Understanding insurance in a multi-unit dwelling/Association can be daunting. What does the Association’s master policy cover? What does my personal insurance policy cover (usually referred to as an “HO6” policy)? Which policy kicks in for a particular loss?
Unfortunately, there are a number of variables that makes it impossible to give a universal answer to these questions. Here are some important concepts to understand.
Coverage – In general, the most important thing to do is read your Governing Documents (typically the Declarations) and try to understand what the Association is responsible for insuring. Does it say the Association will insure wall coverings, floor coverings, cabinets, fixtures, etc.? These are some common terms used to state it is an “all in” type of a policy. Another important distinction is whether the Association will or will not insure “betterments and improvements” or is it “original specs.” If none of these items are listed, it may be stated or implied that the policy is a “walls out” policy and nothing on the interior of the unit is covered.
You should discuss with your personal insurance agent what the Documents state on insurance coverage. One of the first questions your agent should ask when writing your policy is to review the Governing Documents. It can also be helpful to call the Association’s agent and verify what, in fact, the Association has for scope of coverage. Even better, tell your agent they should contact the Association’s agent and “cross the T’s and dot the I’s”
Remember, the role of your HO6 policy is three-fold. 1.) at a bare minimum, to insure construction of the unit (sometimes known as “real property”) up to the Association’s deductible. 2.) to insure components of the property outside of what the Association’s master policy covers. 3.) to insure your personal items/property. In short, understand the Association’s insurance coverage and bridge all gaps with your HO6 policy. *** The amount of coverage to carry on an HO6 policy is completely subjective and up to you, as the owner. Again, at a bare minimum, you want to carry coverage up to the Association deductible on construction already covered under the master policy.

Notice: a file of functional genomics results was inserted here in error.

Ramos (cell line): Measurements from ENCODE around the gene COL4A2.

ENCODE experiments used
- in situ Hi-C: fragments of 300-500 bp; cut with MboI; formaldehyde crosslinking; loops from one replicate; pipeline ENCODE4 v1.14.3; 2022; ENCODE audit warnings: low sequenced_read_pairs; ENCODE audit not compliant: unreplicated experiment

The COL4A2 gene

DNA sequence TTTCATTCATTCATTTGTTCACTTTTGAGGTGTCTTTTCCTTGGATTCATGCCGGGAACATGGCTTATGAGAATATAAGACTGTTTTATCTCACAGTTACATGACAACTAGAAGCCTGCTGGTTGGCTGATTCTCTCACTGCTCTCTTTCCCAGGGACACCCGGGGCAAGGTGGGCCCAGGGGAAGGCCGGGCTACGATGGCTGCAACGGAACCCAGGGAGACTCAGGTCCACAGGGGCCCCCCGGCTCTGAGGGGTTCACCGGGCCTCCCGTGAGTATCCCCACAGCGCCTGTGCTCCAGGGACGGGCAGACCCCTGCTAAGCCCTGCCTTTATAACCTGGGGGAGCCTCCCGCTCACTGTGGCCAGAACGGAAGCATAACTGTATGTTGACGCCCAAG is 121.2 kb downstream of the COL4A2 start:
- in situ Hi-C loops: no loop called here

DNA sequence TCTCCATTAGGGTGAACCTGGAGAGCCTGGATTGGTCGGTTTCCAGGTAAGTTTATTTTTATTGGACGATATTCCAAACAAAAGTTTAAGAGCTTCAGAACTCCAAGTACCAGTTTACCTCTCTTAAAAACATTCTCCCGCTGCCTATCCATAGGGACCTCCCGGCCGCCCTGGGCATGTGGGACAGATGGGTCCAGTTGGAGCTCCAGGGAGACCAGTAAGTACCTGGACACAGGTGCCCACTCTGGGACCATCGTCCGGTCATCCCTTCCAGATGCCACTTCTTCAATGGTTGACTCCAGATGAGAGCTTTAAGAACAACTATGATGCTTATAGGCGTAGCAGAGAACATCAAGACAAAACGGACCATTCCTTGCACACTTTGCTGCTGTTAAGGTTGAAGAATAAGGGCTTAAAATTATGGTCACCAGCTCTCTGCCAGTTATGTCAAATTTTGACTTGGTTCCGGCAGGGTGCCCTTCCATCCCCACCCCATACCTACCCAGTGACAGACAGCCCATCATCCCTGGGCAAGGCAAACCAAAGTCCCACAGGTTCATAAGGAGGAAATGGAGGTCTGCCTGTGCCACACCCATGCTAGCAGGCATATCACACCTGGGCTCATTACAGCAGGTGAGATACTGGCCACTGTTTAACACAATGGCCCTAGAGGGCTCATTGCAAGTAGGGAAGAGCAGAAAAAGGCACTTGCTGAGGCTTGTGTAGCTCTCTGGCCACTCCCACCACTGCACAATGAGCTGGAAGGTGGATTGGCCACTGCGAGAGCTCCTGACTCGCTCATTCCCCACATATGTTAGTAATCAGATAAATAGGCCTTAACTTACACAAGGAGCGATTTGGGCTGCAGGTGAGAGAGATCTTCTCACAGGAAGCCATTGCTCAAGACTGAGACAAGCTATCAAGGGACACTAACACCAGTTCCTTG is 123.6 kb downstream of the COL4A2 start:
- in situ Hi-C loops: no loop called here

Loss Assessment – Another important aspect of insurance when living in an Association is “Loss Assessment Coverage.” Again, read your Governing Documents. Some Association’s legally require homeowners to carry this type of policy. Loss Assessment Coverage provides protection to the owner should the Association have a loss that exceeds the coverage limits of the master policy, or should/when the Association assess the owner for their share of the master policy deductible. Loss Assessment Coverage would help the homeowner with such an assessment. The amount to carry is very subjective and up to you and your agent to determine – but at a minimum, it should be equivalent to the master policy deductible.
Deductible – Which brings us to the last important component of Association insurance – deductible. It is very important to know what the Association’s master policy deductible is. And to stay on top of it from year to year, as it can change. In most cases, the master policy will not kick in coverage unless a Loss exceeds the deductible. Your HO6 would pay if it is under the deductible. If the Loss does, in fact, exceed the deductible, you/your HO6 would be responsible for the amount up to the deductible.
For example – you live in a condo building and the master policy is an “all in” policy with a $10,000 deductible. There is a $15,000 water loss in your unit. Your HO6 policy covers the first $10,000 – while the Association’s policy covers the remaining $5,000.
To Recap – read your Governing Docs to understand the Association’s insurance scope. Talk in depth with your agent and the Association’s agent, if needed, to develop an HO6 policy that bridges all coverage gaps and requirements. Consider carrying, if you are not already required to, Loss Assessment Coverage. And finally, stay on top of your Association’s policy each year as it renews to make necessary adjustments to your HO6 policy.